Open J Psychiatry Allied Sci. 2019 Aug 1. [Epub ahead of print]

Parenting styles, temperament, and anxiety in children: preliminary findings in the Indian population.

BR S, Raman V.

Abstract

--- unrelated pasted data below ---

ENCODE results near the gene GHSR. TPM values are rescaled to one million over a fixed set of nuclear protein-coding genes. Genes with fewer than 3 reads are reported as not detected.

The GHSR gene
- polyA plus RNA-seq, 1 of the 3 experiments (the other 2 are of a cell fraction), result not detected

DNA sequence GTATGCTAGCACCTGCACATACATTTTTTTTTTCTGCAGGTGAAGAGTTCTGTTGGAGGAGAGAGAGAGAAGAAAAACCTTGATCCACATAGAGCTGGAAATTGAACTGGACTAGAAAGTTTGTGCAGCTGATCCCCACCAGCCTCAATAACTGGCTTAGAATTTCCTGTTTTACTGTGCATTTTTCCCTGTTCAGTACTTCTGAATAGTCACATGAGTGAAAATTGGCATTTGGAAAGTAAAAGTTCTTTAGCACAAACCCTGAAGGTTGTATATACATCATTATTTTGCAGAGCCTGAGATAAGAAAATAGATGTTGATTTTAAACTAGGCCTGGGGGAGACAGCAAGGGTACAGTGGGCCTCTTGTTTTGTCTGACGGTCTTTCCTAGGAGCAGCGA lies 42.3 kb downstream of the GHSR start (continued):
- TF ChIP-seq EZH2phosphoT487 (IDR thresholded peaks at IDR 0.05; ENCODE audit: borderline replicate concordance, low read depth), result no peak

Background: Anxiety disorders are the most frequent mental disorders in children, and contribute to development of secondary complications such as later risks of anxiety disorders, major depression, substance dependence, suicidal behaviour, and other adverse developmental outcomes. Childhood anxiety has been associated with various environmental factors including parenting styles. Temperament influences the way children interact with their parents, and how parents respond to them. Materials and methods: The present pilot study was designed to examine the association between parenting styles, temperament, and child’s anxiety. A total of 12 children, six in Clinical Group (CG) and six in Healthy Control Group (HG) were recruited. CG consisted of children who met the DSM-IV-TR diagnostic criteria for anxiety disorders. HG consisted of healthy children matched on age and gender. Results: Anxiety in children was positively associated with father’s authoritarian and permissive parenting style, and negatively associated with mother’s authoritative parenting style. Anxiety in children was also negatively associated with temperament dimensions sociability and emotionality, and positively associated with distractibility. There were also significant associations between temperament dimensions and parenting styles, specifically permissive parenting style was negatively associated with sociability and emotionality. Conclusions: The effect of parenting styles in Indian context did not differ from those of West as the study finds both authoritarian and permissive parenting style to be associated with child anxiety. Temperament dimensions were also associated with parenting style and child outcome. This study emphasises the importance of examining dyadic parent-child relationships, and demonstrates that father’s parenting style also has a significant effect on the child, and having authoritative mother may be a protective factor against anxiety.

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